Moving on up: South Asian women and higher education by Yasmin Hussain and Paul Bagguley Analysis by Nadir Sharif A summary of the text: In Moving on up, Hussain and Bagguley attempt to explore in detail the context in which the surprising developments among women of South Asian descent have taken place in Britain. The environment in which these women were being brought up over the last two decades was seen as restrictive, and one where women would find it difficult to continue onto higher education. Pakistani parents, in particular, were thought to hold the opinion that women need not obtain higher education since they will have no use for it once they are married. Contrary to popular belief and expectations the number of South Asian women in Britain attending higher education institutes has increased at a rate much greater than the corresponding rate for white British women. (Table 1.1, Page 11) In the course of this book, the authors explore the conflicts that arise with the interaction of national, ethnic and religious identities and the challenges that these conflicts present for South Asian women in Britain. It is noted that religious identity is a bigger concern for young Muslim women given the rise of Islamophobia in a post-9/11 world (Page 133). The affiliation held by Pakistani and Bangladeshi women to their ethno-national identities is found to be stronger than that held by Indian women. This is attributed in part to the diversity of language and culture that exists within India which leads to a very abstract Indian identity, whereas Bangladeshi and Pakistani women can relate more easily to specific groups that are significant in the respective national identities. (Page 24) The role played by parents in deciding whether or not their daughters attended college, or what subjects they studied at the high school level is also discussed in detail. Once again, the authors focus on parents‟ influence on the decisions of young Muslim women. While there is an increasing number of parents that want their daughters to continue on to higher education, the areas of study advocated by these parents are still very traditional. Law, medicine and other professional degrees were recommended to women by their parents as they saw the primary objective of obtaining a higher education to be the increasing of earning potential. While this view led to parents‟ approval of, and encouragement of plans to attend college, it also meant that young women were, more often than not, pursuing degrees in areas that they did not like and/or were not capable of performing well in. (Page 84)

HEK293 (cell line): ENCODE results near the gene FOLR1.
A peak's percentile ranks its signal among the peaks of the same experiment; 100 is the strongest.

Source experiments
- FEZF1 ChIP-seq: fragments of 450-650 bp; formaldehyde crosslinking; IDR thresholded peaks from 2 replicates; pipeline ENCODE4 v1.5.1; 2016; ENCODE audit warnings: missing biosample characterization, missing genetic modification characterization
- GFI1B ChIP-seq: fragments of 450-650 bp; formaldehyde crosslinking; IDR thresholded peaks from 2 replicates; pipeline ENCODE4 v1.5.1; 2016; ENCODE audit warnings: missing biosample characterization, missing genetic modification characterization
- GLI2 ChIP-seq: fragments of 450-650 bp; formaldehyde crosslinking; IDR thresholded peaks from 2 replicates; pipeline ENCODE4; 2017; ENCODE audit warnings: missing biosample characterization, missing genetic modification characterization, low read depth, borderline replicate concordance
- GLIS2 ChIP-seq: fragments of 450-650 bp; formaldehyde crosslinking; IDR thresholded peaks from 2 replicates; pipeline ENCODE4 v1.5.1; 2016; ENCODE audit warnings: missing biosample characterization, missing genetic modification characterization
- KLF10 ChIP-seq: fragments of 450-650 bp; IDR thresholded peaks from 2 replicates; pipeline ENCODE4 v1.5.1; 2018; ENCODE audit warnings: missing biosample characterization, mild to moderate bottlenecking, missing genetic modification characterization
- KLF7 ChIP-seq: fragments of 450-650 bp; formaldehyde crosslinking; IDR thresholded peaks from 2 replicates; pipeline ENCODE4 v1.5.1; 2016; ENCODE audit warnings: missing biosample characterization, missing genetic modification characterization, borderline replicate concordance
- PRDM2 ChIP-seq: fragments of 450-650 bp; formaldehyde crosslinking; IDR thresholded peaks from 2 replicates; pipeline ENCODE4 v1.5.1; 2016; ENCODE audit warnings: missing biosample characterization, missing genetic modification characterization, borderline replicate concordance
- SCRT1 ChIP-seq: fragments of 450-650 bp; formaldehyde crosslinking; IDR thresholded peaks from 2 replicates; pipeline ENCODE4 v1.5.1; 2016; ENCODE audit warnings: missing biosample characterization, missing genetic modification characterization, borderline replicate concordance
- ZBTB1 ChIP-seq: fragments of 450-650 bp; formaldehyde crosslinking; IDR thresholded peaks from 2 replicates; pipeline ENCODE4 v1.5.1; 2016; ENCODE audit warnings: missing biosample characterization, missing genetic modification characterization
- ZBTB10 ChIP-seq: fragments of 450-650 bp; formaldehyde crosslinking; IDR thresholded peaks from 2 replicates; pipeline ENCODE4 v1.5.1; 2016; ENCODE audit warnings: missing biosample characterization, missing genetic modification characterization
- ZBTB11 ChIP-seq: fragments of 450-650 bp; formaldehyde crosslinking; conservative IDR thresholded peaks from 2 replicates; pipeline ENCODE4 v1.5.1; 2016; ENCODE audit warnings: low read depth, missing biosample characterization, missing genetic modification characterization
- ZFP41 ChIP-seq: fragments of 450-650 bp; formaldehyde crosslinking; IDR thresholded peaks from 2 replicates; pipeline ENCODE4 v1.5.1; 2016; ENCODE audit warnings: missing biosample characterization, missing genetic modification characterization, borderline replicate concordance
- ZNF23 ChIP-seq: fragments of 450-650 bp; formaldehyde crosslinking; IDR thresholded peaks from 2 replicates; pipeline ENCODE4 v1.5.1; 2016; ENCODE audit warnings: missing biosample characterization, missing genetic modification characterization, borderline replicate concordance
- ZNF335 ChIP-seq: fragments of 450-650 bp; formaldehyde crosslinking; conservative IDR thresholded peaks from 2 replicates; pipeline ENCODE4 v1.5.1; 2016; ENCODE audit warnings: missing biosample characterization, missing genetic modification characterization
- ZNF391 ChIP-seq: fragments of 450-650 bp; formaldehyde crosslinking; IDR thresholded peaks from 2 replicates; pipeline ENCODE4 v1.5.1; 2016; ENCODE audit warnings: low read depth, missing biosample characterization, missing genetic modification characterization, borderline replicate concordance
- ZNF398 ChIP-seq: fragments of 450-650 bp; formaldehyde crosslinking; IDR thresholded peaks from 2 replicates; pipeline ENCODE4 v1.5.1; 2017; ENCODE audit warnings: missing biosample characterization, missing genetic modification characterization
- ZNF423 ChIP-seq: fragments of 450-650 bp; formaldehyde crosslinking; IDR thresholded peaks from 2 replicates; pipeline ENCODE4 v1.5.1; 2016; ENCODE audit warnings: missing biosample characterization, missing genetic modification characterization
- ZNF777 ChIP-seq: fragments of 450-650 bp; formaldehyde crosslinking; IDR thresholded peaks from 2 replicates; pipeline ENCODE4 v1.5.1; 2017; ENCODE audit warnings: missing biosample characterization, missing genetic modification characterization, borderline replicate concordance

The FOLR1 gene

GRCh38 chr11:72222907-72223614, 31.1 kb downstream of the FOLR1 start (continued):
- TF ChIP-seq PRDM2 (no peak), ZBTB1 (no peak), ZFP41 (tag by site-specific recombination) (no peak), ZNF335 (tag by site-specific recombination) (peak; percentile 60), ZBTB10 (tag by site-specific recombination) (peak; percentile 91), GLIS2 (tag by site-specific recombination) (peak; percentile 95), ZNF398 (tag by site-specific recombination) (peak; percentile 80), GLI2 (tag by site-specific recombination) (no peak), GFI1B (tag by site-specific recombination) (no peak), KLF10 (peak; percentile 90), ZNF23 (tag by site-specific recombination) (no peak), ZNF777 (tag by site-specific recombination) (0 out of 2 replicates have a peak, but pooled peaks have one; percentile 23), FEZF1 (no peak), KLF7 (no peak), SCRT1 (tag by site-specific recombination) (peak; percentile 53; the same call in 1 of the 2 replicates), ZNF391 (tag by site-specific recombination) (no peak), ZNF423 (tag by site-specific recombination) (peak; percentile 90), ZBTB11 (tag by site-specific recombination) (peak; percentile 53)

While the interviewees quoted in the book did not look for ethnically diverse environments when considering what university to attend, they all attended universities that were relatively close to home (Pages 81, 84-85). This factor, like many other conservative ideals of parents, was more prominent in Muslim families of Pakistani and Bangladeshi origin. There was a general concern on part of the parents that their daughters may become „westernized‟ and bring dishonor to the family by being involved in „bad‟ activities or – in the worst case – by marrying of their own will (Pages 92-93). Other factors that limited the choice of universities which young South Asian women could attend included class-related financial limitations (Pages 107). It has been highlighted throughout the text that young South Asian women, while restricted by parental choices, are for the most part not rebellious. They view their ethnic (or ethno-national) and religious identities as being important parts of their lives. There is an attempt in almost all cases to negotiate with the parents on all matters, ranging from dress, selection of courses, decision to attend university, and marriage (Pages 53, 69, 84, and 107). Varied strategies were employed by students and their parents when it came to financing higher education. A common denominator amongst all ethnic groups studied in this book was that none of them were willing to take out loans or use credit cards to support themselves (Page 117). In some cases, particularly young non-Muslim women of Indian origin, higher education was financed completely or to a great extent by the students themselves (Page 116). It was an eye-opener for me to realize the extent to which institutionalized discrimination still exists in Britain. Five times as many Muslims reported having faced discrimination on the basis of religion when seeking employment (Page 123). While the number of South Asian women being accepted into higher education institutes has been on the rise, this rise has not been reflected proportionally in „well-known‟ institutions. In some cases students avoided places like Cambridge and Oxford University even though they were qualified to attend, because they viewed these institutes as being homogenous and class-specific. In other cases there was evidence of discrimination within the admissions process at the concerned institutes. Racism was experienced quite frequently by students, both on and off campus. Many students were subjected to racist remarks that did not apply to them, for example anti-Islamic remarks being hurled at Hindu or Sikh women, or Indian and Bangladeshi women being referred to as Pakis (Page 132). The book is concluded with a word of caution about the existence of racism on campuses and the heightening of such sentiments since the events of 9/11. The authors also remind the reader of the significant, unexpected success enjoyed by South Asian women over the last two to three decades. Analyzing the information: